Bombay HC stays sale of 20K cows being bred in military farms in India
The Bombay high court (HC) has stayed the sale of 20,000 cows being bred in military farms, from where the troops get milk and milk products, asking the Centre to disclose its policy on it.
The British set up the first military farm in Allahabad in 1889. Currently, India has 39 military farms, including three in Maharashtra (Pune, Ahmednagar and Nashik). The military undertook research in 1982 to get a cow that would yield a good quantity of milk in any climate or region.
They crossed the Friesian cow from Holland and the Sahiwal cow from India to breed the Frieswal cow that yields around 4,000 litres of milk annually, compared to 2,000 litres from regular cows.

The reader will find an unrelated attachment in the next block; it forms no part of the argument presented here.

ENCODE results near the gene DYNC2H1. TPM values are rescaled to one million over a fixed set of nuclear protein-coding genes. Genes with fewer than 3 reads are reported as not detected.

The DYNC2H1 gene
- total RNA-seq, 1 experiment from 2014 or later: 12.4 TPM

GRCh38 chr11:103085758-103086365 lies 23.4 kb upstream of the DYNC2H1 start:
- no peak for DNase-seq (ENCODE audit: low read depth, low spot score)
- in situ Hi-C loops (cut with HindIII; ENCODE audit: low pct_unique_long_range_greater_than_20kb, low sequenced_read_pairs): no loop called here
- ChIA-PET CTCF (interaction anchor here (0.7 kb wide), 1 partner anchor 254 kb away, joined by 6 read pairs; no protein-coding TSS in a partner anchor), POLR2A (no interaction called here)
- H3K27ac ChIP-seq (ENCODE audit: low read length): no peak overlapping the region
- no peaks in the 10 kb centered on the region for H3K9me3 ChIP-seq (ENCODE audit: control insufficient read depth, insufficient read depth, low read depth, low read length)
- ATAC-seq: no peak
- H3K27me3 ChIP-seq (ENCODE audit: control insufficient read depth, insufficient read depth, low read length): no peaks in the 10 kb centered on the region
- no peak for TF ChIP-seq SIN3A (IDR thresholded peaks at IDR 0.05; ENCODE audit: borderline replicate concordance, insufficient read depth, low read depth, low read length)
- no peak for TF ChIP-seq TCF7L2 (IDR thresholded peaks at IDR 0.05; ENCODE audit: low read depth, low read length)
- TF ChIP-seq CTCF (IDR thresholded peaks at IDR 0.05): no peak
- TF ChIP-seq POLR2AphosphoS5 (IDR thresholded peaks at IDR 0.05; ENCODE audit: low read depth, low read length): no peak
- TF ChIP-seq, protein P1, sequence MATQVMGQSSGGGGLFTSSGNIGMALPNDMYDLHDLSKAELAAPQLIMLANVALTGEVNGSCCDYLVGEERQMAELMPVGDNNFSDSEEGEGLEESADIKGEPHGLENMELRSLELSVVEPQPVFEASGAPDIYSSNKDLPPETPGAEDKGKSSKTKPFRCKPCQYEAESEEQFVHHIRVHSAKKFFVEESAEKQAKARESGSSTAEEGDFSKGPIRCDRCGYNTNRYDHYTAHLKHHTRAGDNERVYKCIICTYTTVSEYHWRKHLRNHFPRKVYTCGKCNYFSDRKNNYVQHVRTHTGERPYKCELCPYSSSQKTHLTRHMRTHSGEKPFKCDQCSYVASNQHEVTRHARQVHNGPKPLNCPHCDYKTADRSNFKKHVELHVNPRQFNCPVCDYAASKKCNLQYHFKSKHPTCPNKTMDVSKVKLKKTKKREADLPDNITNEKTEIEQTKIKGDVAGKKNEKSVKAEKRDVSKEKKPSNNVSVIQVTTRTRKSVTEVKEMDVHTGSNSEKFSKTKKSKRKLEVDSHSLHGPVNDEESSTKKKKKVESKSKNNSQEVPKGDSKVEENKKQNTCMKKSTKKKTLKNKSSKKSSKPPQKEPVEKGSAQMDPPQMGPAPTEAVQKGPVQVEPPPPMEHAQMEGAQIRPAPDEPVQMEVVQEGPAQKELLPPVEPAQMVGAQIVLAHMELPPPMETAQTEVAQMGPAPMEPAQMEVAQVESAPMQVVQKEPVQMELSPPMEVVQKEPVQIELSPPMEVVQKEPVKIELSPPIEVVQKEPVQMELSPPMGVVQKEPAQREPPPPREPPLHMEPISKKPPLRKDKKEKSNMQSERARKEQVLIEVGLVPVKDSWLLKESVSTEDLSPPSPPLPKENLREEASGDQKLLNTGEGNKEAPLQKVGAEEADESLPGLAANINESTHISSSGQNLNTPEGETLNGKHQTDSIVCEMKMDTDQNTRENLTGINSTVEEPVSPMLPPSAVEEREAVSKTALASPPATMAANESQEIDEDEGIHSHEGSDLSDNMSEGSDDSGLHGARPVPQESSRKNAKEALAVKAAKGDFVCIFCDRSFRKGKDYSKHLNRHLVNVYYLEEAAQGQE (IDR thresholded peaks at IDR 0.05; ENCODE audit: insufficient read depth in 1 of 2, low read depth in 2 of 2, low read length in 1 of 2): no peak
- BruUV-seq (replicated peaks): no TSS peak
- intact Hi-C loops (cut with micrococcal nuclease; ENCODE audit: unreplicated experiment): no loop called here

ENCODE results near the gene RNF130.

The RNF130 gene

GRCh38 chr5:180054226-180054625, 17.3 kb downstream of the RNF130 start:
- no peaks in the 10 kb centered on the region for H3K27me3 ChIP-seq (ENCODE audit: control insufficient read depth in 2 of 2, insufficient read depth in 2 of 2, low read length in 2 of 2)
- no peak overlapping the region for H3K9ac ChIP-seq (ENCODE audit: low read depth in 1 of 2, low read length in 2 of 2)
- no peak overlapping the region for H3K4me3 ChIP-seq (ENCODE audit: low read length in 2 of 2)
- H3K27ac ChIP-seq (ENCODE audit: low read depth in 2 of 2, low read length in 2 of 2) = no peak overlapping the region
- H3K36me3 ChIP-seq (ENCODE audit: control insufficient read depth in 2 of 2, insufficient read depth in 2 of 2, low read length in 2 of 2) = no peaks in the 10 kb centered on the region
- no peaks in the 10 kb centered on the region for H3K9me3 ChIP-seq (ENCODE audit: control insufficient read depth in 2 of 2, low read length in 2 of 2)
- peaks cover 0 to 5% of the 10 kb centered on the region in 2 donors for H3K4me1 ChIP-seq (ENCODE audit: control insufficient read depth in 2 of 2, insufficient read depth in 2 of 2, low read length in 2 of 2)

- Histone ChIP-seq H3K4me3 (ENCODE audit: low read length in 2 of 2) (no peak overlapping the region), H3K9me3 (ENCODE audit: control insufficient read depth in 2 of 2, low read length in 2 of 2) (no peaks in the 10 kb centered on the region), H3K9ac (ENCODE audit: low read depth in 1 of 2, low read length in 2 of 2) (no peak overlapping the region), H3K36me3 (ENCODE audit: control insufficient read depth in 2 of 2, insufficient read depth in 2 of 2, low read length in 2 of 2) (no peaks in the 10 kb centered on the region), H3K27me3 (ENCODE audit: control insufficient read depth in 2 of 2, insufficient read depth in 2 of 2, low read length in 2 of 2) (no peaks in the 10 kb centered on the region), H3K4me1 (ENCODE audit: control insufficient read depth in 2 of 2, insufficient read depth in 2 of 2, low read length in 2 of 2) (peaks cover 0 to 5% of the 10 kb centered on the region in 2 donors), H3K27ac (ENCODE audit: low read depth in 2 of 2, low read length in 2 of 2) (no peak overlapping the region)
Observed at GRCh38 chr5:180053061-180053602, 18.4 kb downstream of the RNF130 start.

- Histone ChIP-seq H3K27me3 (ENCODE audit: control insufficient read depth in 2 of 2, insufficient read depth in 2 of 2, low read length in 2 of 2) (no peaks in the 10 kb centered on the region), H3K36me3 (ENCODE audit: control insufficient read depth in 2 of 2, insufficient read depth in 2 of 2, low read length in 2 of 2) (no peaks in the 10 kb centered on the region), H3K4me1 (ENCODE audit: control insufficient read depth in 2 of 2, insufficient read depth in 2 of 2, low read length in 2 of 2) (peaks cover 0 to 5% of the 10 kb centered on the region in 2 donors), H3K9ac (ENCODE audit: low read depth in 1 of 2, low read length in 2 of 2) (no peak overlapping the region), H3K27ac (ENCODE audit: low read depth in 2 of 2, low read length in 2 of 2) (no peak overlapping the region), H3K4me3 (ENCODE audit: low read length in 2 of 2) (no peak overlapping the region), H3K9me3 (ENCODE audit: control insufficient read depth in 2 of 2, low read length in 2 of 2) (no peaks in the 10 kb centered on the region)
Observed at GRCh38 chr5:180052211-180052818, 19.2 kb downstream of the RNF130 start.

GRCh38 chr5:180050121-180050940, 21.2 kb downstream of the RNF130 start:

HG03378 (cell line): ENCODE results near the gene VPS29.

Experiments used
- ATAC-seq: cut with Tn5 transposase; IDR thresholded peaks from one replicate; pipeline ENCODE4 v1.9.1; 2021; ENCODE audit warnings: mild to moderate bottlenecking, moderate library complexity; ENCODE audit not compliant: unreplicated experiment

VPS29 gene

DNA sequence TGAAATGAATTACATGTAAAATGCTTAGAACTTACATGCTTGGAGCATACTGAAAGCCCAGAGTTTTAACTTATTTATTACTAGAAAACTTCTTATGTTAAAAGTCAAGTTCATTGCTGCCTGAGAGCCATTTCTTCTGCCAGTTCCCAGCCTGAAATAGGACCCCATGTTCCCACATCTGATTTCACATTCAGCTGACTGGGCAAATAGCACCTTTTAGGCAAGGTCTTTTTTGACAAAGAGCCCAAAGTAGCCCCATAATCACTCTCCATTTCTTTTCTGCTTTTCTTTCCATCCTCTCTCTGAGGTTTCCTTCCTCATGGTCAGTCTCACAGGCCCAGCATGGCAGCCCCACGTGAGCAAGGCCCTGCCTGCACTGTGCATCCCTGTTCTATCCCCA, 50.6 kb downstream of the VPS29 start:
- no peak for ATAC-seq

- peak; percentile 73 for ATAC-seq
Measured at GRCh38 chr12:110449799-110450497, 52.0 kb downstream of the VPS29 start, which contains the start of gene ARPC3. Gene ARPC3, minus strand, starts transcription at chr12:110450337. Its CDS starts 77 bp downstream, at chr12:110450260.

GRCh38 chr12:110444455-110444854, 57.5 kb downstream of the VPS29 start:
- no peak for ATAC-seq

Dilip Baban Kate, a Pune-based petitioner who worked at a military farm, told a division bench of justices BR Gavai and MS Karnik that while more than Rs 1000 crore had been spent since 1982 to develop the Frieswal cows, these are being sold for a mere Rs1,000, compared to their price of Rs 40,000. The petition said as the Centre decided to shut down the military farms without giving any valid reasons, it should submit details of the decision to court.
Petitioner’s advocate Shekhar Jagtap said that his client found out about the low sale price, even though the Goa government and a couple of cooperatives had offered to buy each cow for Rs 35,000 - Rs 38,000, through an RTI query. This, he said, would result in a national loss.
The petitioner told the court that although the union and military farm authorities had been served copies of the petition, they had not turned up for the hearing.
The court accepted the submissions of the petitioner and passed an ex-parte (relating to only side) stay. The HC has directed the ministry of defence to respond within two weeks.